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Composite index

Hi all

Iv'e been trying to google this but can't get a clear understanding.

When creating a table, it can contain a primary key, or Composite index, not both. I created Table1 with a Composite index referencing 2 columns.

I created another table Table2 with a foreign key that should link back to Table1, but getting a error as it needs to link back to a primary key.

Is it possible to setup a relationship between 2 tables when the one has a Composite index?

Thx

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asked May 17, 2013 at 07:43 AM in Default

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ruancra
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2 answers: sort voted first

You can have a primary key and a composite index - you can only have one of them as clustered.

Also a foreign key does not need to reference a primary key, it can reference a unique constraint (unique index).

So you can have a composite foreign key ...eg:

 if object_id('kev3','U') is not null drop table kev3;
 if object_id('kev2','U') is not null drop table kev2;
 if object_id('kev','U') is not null drop table kev;
 
 create table kev (
     id int not null,
     partid1 int not null,
     partid2 int not null,
   )  
 
 alter table kev add constraint PK_kev primary key (id)
 create unique index IX_kev_composite on kev(partid1, partid2)   
 
 create table kev2 (
     id int not null foreign key references kev(id),
     blah varchar(100)
         )
 
 create table kev3 (
     id int not null,
     part1 int not null,
     part2 int not null,
     blah varchar(100)
         )
 
 alter table kev3 
 add constraint FK_kev3 foreign key (part1, part2) 
     references kev (partid1, partid2)

In this example table kev has both a primary key and a unique composite constraint. kev2 has a foreign key reference to the PK, and kev3 has a composite foreign key reference to the unique constraint

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answered May 17, 2013 at 02:44 PM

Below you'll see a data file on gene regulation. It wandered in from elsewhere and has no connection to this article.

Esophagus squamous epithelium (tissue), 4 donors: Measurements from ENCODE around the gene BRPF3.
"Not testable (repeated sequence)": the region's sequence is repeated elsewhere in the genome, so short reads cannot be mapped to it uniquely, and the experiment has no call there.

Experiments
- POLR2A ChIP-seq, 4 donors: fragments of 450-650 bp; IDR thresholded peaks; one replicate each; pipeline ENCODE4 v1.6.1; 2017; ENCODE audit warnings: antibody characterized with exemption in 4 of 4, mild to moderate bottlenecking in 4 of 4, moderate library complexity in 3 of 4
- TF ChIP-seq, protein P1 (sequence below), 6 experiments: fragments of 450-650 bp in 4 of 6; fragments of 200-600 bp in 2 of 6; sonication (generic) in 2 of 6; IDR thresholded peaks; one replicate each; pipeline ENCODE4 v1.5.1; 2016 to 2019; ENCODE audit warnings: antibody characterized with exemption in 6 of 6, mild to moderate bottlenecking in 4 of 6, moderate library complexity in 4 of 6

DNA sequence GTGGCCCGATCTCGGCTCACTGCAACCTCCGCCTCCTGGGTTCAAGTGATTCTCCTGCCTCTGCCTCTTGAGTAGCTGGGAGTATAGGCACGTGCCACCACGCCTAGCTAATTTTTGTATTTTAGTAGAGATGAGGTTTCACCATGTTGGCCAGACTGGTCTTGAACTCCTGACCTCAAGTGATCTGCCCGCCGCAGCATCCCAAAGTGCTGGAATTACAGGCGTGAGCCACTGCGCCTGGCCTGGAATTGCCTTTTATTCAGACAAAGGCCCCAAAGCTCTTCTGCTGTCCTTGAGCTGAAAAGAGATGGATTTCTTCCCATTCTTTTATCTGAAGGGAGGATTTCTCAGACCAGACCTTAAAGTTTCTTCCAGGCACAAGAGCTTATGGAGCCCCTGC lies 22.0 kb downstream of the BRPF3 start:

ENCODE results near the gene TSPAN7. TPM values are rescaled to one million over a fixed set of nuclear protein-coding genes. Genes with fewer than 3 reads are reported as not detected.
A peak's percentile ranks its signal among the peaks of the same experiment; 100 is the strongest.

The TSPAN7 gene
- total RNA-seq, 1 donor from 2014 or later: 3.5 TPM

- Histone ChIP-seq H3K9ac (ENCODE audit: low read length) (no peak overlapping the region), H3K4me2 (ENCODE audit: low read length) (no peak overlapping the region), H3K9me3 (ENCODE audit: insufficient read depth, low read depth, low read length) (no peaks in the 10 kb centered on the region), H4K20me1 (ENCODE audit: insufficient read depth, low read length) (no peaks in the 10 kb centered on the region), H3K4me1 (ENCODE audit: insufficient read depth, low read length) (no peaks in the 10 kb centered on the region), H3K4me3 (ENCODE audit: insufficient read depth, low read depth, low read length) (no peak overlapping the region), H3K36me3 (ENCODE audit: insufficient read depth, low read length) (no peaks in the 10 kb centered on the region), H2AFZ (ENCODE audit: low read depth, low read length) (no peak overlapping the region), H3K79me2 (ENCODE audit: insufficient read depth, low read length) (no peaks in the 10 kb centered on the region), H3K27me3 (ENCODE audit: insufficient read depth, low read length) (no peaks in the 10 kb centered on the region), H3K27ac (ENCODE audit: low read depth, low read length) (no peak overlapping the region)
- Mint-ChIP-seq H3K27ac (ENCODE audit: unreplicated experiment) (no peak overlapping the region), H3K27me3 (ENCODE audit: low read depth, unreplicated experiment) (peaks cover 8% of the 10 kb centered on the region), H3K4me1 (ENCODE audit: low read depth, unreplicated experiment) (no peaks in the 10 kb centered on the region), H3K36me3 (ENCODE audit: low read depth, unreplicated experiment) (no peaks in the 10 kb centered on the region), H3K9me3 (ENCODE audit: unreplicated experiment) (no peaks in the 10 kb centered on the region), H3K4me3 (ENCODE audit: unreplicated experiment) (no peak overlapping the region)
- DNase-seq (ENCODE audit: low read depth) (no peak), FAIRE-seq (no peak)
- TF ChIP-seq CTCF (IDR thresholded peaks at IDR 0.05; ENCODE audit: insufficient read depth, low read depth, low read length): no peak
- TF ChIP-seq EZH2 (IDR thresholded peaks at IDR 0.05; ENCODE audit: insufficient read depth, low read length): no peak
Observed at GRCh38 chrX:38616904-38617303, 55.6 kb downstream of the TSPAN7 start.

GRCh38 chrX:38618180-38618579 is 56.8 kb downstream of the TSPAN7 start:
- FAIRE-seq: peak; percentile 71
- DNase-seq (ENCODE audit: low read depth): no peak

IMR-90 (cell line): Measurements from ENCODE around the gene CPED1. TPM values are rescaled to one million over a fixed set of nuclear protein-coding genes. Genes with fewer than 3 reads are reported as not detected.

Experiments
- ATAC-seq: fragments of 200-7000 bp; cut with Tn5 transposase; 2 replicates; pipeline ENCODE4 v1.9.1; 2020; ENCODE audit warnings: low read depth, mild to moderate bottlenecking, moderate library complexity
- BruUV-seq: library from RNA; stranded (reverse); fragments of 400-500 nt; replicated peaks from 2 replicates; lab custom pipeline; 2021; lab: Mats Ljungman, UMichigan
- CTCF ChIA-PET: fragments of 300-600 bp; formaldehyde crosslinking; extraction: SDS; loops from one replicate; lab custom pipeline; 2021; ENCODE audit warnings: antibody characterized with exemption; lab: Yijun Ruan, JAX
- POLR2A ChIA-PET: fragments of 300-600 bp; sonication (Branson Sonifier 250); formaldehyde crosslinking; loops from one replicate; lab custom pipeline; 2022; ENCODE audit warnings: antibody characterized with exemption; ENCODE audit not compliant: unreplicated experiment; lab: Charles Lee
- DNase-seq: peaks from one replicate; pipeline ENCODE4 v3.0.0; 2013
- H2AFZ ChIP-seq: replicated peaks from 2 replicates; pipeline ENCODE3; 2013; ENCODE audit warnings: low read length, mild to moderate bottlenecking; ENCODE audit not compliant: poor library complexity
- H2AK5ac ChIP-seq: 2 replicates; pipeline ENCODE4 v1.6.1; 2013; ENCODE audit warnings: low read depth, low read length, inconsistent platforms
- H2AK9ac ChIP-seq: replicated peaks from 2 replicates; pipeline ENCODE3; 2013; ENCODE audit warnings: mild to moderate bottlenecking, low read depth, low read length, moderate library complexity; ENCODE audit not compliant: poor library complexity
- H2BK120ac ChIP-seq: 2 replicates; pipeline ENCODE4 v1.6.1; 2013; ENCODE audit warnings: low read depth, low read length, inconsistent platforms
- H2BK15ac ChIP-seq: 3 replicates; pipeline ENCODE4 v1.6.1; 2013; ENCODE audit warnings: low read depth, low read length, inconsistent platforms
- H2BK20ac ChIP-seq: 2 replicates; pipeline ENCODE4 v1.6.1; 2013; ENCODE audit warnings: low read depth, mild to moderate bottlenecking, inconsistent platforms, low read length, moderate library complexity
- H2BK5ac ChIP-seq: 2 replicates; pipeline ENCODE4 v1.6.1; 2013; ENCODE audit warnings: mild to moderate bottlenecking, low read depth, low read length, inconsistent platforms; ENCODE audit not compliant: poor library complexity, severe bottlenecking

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Kev Riley ♦♦
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You can have a composite primary key. I'm not sure where you got the idea that you can't have a composite index with a primary key. Here's how it works. By default, when you create primary keys in SQL Server, if you do nothing, they're created as a clustered index. You only get one clustered index. But, you can create multiple non-clustered indexes. Each of these can consist of one or more columns to make up a composite index. Also, you can create the primary key as a non-clustered index and then put the clustered index on some other column, or columns. But, in general, it's a good idea for a clustered index to be unique, so the primary key is usually a good candidate. Also, in general, the primary key is the main query path to the data, again making it a good candidate for the clustered index.

To link a foreign key you need either a primary key or a unique constraint. You can put both onto a table and then link to different child tables in different ways. No problem.

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answered May 17, 2013 at 04:00 PM

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Grant Fritchey ♦♦
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asked: May 17, 2013 at 07:43 AM

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Last Updated: May 19, 2013 at 04:00 AM

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